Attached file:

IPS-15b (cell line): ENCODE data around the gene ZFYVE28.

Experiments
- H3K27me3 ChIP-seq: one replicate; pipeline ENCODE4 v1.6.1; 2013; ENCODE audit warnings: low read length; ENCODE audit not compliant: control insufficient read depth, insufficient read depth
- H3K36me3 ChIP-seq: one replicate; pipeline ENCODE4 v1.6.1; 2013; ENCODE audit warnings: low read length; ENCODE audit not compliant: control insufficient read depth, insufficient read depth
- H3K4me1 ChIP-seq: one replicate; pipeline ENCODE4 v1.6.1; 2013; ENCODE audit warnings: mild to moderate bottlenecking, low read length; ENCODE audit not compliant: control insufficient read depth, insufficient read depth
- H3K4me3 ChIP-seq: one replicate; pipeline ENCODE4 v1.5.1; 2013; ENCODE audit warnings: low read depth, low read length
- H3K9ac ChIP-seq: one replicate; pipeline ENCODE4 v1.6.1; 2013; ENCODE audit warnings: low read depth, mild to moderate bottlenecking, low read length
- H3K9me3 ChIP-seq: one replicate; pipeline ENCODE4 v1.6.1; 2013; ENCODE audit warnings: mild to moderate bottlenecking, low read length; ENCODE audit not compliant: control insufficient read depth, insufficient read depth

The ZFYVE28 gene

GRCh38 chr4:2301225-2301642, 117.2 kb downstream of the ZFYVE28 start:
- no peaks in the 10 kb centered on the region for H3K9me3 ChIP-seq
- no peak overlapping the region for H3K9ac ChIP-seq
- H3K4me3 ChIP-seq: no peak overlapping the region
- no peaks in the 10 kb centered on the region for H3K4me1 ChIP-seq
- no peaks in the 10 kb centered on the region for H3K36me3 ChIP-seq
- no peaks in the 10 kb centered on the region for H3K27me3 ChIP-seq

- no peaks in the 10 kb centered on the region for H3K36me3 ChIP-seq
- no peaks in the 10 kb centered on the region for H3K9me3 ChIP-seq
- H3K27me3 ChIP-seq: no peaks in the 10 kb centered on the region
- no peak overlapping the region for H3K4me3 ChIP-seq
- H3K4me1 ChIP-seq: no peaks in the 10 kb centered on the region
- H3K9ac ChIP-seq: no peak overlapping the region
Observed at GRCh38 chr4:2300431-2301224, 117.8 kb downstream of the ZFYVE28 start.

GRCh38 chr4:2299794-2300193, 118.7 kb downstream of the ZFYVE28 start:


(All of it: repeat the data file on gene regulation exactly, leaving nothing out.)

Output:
IPS-15b (cell line): ENCODE data around the gene ZFYVE28.

Experiments
- H3K27me3 ChIP-seq: one replicate; pipeline ENCODE4 v1.6.1; 2013; ENCODE audit warnings: low read length; ENCODE audit not compliant: control insufficient read depth, insufficient read depth
- H3K36me3 ChIP-seq: one replicate; pipeline ENCODE4 v1.6.1; 2013; ENCODE audit warnings: low read length; ENCODE audit not compliant: control insufficient read depth, insufficient read depth
- H3K4me1 ChIP-seq: one replicate; pipeline ENCODE4 v1.6.1; 2013; ENCODE audit warnings: mild to moderate bottlenecking, low read length; ENCODE audit not compliant: control insufficient read depth, insufficient read depth
- H3K4me3 ChIP-seq: one replicate; pipeline ENCODE4 v1.5.1; 2013; ENCODE audit warnings: low read depth, low read length
- H3K9ac ChIP-seq: one replicate; pipeline ENCODE4 v1.6.1; 2013; ENCODE audit warnings: low read depth, mild to moderate bottlenecking, low read length
- H3K9me3 ChIP-seq: one replicate; pipeline ENCODE4 v1.6.1; 2013; ENCODE audit warnings: mild to moderate bottlenecking, low read length; ENCODE audit not compliant: control insufficient read depth, insufficient read depth

The ZFYVE28 gene

GRCh38 chr4:2301225-2301642, 117.2 kb downstream of the ZFYVE28 start:
- no peaks in the 10 kb centered on the region for H3K9me3 ChIP-seq
- no peak overlapping the region for H3K9ac ChIP-seq
- H3K4me3 ChIP-seq: no peak overlapping the region
- no peaks in the 10 kb centered on the region for H3K4me1 ChIP-seq
- no peaks in the 10 kb centered on the region for H3K36me3 ChIP-seq
- no peaks in the 10 kb centered on the region for H3K27me3 ChIP-seq

- no peaks in the 10 kb centered on the region for H3K36me3 ChIP-seq
- no peaks in the 10 kb centered on the region for H3K9me3 ChIP-seq
- H3K27me3 ChIP-seq: no peaks in the 10 kb centered on the region
- no peak overlapping the region for H3K4me3 ChIP-seq
- H3K4me1 ChIP-seq: no peaks in the 10 kb centered on the region
- H3K9ac ChIP-seq: no peak overlapping the region
Observed at GRCh38 chr4:2300431-2301224, 117.8 kb downstream of the ZFYVE28 start.

GRCh38 chr4:2299794-2300193, 118.7 kb downstream of the ZFYVE28 start: